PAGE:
Labeling Nefrit El-Or as alternative folk rock is probably about as accurate as you’re going to get on a first attempt. As of now, they would probably be located on the shelves that contain 10,000 Maniacs, Jewel, Ani DiFranco, or Edie Brickell, but while they may have been influenced by these kinds of artists, their material possesses an informed, rather than misappropriated sound. And, grand propositions aside, the band is just too new to be pigeonholed just yet.

The five-month old female fronted trio, named after its Israeli lead singer/songwriter, has a sound that is at once identifiable, yet versatile enough to enable Nefrit (vocals/lead guitar), Dave Tyndale (drums), and Matt Eiland (bass) to create a variety of aural experiences that are at once earthy, driving, and modern. Each song played in their T.T. Reynolds set in the last week of April was a realized structure that contained at least two arrangements which were accentuated with strategically placed breakdowns and exchanges between rhythm and bass, some of which were predetermined, and others that were improvised.

The music is harmonically surprising, sometimes outright tricky, and gaining a full understanding of the verses will require repeat listens. Even then, the meaning of some of the lyrics is strictly a matter of interpretation. As is the case with artists like Seal or Bjork, Nefrit’s songs address specific topics, often in a holistic fashion. In the process, states of mind and motives are touched upon – self-delusion, arrogance, denial, and love. Musically it’s a lot to take in, and the vocals aren’t easy, which is partially attributable to the sound systems and acoustics you encounter in most bars, but is also a result of the complexity of the compositions.

Flood Water, for example, opens without a rhythm. The drums and bass play in order to establish an ambient feeling within which Nefrit plays rapid, lyrical acoustic guitar. The band then moves into an arrangement featuring heavy drums and more extended strings, at which time Nefrit delivers a half spoken, half sung spiky stream of lyrics that describe the feeling of being overwhelmed by daily life. On Collider, which is more straightforward, Nefrit’s sings airy, extended lines that are accentuated with a mild vibrato at the close of her phrases. At the close of the song, Matt Island placed distortion on his bass, cut loose and shredded the close of the song with a stream of interrelated riffs and atonal progressions.

Nefrit moved to the United States three years ago, began writing and playing songs at age 11. Once in the States, she continued to work solo for nearly three years, until she became interested in the prospect of collaborating with other musicians. “[Meeting Dave] was a blessing,” she reflected, “because it was it was the first call that I made, and it worked out.” Later, when Matt joined and the trio was formed, she would learn that Dave and Matt had actually known each other before they knew her. From there, the different elements seemed to click. “I’m totally in love [with the band]. I’ve been solo for the past three years, and it’s completely different…[it’s] like two different kinds of chocolates.”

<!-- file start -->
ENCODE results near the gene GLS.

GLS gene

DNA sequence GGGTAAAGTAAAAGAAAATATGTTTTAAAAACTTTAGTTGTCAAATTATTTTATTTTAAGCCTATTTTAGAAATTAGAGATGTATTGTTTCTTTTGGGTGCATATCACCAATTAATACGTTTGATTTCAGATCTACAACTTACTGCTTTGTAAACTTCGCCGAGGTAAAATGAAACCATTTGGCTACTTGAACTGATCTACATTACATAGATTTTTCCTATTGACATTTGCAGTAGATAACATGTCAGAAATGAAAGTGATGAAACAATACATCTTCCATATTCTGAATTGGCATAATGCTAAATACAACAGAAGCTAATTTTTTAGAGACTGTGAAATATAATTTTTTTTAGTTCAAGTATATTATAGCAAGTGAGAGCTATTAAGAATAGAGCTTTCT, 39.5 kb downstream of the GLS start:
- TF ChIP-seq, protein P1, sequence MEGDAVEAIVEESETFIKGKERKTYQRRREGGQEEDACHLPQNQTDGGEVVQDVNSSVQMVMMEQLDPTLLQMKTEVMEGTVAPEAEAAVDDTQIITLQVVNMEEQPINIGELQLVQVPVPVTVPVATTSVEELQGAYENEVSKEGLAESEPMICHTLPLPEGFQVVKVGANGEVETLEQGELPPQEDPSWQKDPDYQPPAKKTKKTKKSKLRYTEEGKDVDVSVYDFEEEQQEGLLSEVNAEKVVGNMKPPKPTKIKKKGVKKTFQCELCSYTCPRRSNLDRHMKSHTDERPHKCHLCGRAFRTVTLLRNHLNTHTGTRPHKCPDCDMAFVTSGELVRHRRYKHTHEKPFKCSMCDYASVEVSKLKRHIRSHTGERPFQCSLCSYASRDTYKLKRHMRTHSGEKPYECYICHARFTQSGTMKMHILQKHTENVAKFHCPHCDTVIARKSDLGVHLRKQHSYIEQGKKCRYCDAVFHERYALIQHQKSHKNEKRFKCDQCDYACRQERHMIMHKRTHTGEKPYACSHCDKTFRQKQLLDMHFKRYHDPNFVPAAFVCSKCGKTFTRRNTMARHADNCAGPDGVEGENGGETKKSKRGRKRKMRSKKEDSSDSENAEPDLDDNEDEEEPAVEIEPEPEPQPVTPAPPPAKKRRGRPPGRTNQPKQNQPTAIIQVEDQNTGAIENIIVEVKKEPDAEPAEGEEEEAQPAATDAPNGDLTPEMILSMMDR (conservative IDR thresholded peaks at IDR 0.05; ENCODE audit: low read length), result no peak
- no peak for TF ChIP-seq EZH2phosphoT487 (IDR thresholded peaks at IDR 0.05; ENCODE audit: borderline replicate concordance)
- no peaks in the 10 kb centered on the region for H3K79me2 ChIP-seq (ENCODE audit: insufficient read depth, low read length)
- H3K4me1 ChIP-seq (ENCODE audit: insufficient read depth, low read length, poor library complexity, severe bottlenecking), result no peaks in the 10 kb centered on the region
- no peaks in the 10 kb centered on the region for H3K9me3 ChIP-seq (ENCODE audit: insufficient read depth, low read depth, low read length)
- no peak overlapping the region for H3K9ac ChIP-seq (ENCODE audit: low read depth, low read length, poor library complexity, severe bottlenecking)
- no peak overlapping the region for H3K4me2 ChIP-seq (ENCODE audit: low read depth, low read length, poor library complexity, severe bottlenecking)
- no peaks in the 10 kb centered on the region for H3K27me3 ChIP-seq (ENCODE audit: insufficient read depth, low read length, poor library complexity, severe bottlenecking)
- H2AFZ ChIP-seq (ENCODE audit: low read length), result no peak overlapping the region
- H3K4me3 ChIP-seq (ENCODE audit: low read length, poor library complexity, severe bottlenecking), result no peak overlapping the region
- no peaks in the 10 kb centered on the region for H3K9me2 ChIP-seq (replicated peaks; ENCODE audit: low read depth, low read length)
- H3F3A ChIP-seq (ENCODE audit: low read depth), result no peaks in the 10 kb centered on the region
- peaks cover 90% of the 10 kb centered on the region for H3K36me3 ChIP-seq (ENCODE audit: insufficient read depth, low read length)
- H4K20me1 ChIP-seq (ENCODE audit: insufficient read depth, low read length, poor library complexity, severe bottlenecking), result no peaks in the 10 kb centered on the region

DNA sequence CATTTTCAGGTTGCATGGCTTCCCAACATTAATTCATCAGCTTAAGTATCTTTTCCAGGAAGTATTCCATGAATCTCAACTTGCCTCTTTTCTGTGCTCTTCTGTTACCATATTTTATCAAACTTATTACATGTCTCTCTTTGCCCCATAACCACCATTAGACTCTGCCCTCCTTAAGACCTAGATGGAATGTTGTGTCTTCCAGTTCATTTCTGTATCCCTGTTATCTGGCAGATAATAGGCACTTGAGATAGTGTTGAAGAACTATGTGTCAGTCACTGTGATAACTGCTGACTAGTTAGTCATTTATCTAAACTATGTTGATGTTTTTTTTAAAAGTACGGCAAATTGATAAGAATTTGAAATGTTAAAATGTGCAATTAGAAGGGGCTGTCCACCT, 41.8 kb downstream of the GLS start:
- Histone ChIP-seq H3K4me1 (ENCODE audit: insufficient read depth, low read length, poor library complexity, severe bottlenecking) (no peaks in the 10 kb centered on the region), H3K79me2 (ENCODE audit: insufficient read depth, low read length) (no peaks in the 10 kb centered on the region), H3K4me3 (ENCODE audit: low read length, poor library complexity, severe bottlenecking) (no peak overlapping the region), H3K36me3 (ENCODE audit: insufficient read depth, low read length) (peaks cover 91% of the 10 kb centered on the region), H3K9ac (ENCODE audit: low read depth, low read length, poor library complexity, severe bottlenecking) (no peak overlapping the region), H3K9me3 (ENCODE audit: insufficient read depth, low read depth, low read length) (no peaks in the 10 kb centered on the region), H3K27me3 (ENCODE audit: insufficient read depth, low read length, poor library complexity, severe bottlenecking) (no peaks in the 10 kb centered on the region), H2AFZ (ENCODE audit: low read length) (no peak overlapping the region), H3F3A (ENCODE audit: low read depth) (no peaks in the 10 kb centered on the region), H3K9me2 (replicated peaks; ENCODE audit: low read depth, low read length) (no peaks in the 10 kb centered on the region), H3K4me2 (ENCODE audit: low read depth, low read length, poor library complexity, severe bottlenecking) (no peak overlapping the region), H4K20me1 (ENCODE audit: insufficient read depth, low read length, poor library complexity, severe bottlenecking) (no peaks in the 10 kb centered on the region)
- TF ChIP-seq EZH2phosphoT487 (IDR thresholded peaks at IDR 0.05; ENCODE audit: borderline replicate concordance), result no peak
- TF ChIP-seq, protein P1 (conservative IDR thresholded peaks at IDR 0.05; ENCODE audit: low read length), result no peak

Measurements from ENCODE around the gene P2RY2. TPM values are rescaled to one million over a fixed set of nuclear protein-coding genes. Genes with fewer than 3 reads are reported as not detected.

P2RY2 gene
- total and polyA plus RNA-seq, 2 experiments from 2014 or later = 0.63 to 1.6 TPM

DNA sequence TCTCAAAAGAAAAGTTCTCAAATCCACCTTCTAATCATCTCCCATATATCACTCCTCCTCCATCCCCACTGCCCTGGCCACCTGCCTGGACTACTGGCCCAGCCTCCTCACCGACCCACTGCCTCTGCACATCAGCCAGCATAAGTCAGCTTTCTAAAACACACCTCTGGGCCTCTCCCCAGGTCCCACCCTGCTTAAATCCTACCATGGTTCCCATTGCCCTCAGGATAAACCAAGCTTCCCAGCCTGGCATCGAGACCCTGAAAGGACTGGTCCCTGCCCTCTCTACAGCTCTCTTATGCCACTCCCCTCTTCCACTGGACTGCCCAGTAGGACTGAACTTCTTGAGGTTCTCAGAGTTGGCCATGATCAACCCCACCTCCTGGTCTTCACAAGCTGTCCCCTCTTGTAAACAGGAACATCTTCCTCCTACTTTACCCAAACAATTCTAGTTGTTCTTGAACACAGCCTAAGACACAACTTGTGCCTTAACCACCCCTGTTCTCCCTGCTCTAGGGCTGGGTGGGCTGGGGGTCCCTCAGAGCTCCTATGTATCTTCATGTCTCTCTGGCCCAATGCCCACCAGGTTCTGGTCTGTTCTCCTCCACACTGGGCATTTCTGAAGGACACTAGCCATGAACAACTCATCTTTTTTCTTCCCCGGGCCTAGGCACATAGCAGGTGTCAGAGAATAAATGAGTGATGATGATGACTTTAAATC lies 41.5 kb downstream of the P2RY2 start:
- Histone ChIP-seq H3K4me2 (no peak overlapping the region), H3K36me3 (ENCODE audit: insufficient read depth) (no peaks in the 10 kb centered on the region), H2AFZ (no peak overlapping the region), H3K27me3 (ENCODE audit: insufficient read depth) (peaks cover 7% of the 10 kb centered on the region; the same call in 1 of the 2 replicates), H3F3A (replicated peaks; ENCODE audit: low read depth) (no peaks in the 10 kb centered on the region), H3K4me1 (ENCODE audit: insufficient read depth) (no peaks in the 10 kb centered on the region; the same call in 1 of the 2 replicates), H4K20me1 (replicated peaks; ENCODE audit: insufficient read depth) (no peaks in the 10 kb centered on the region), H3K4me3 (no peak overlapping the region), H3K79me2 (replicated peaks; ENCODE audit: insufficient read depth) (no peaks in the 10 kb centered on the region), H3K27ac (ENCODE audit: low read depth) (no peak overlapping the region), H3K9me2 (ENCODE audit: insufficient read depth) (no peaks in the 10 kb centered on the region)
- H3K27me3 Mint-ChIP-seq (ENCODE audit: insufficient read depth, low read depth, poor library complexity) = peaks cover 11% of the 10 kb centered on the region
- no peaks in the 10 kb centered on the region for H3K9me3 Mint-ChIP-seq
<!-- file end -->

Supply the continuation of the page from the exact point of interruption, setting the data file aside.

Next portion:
Dave and Matt have disparate influences, but both are well rounded. Among others, Dave cited Pink Floyd, Mother’s Finest, and Rush as influences. Matt identified Radiohead and Jeff Buckley, and also enjoys jazz and rap. What they share is the desire to treat material tastefully through tactical, yet spontaneous approach to what’s happening around them. Their ability to create on the spot is evident in their non-verbal interaction on stage. “I aim to enhance what is going on around me. If you want to play well, you’ve got to drop your ego, drop your volume, and take a backseat,” Dave said. “You have to start and finish strong,” Matt added. “My main goal is to not overplay while making it interesting, and to have fun.”

What makes Nefrit El-Or promising is that it seems that they are going to be welcome to change, even at the point that they’ve settled in and have been together for a longer period of time. When we had run through the main set of questions, Nefrit touched on the prospect of introducing electric guitar as a fixture in the band, as well as collaboration with emcees from the Metropolitan area. “We are growing and changing all the time, striving to improve, and we’re trying to keep open minded,” Nefrit said.

- Eclipse Magazine


Discography

2003- Collider (EP)
2004- Maya Blue (full length album), nominated for 2004 Wamies award for “Best Debut Album”
2012- From Greater Heights (full length album)

Photos

Bio

Nefrit El-Or

A musician at heart and author at soul, a street-side philosopher and an adept storyteller, a professional dreamer and an inventor of things - Nefrit El-Or is everything but conventional.

Born in Israel, Nefrit grew up in a kibbutz- the stomping ground of her youth, where everyday life centered around art, imagination, nature and music- it was a milieu of inspiration that nourished future aspirations.

Nefrit’s last 11 years have been highlighted by creating and recording 3 music albums, touring with her band, and writing short, unconventional stories (both in Hebrew and in English) while also working on two novels.

Nefrit has recently finished her 3rd album, From Greater Heights, which includes fan favorites “Beautiful Lies”, “Pretend”, “Bullet”, “Shiver”, and the title track, “From Greater Heights”. Her debut album, Maya Blue, has gotten raving reviews at the Washington Post, Music Monthly, and other papers. Nefrit was also nominated for Wammie awards (Washington Area Music Association prize ceremony) in “Best Rock Instrumentalist”, “Best Debut Album”, and “Best Rock Album”.

Nefrit has performed in a wide spectrum of top-notch venues, festivals and conferences and her songs were aired at multiple radio stations.

Nefrit has also concluded her work on a multi-cultural fictional novel called Blahndo, which shifts between present and past and is reminiscent of the movie Big Fish in its use of exaggerated memories, a young-adult novel named Foreverwhere, which is a cross between Alice In Wonderland and Willy Wonka, and a collection of young adult, ‘Dr. Seuss meets Shel Silverstein’ short stories (both in Hebrew and in English) which Nefrit also illustrated, called Shiny Tiny Little Things.

Today, Nefrit hopes to establish herself as a world-class musician and author, and to reach as wide of an audience as possible with her unique creations by placing her music on major films and commercials, in writing material for major artists, and in taking her music as far as possible. She hopes to publish her manuscripts and illustrations through major publishers.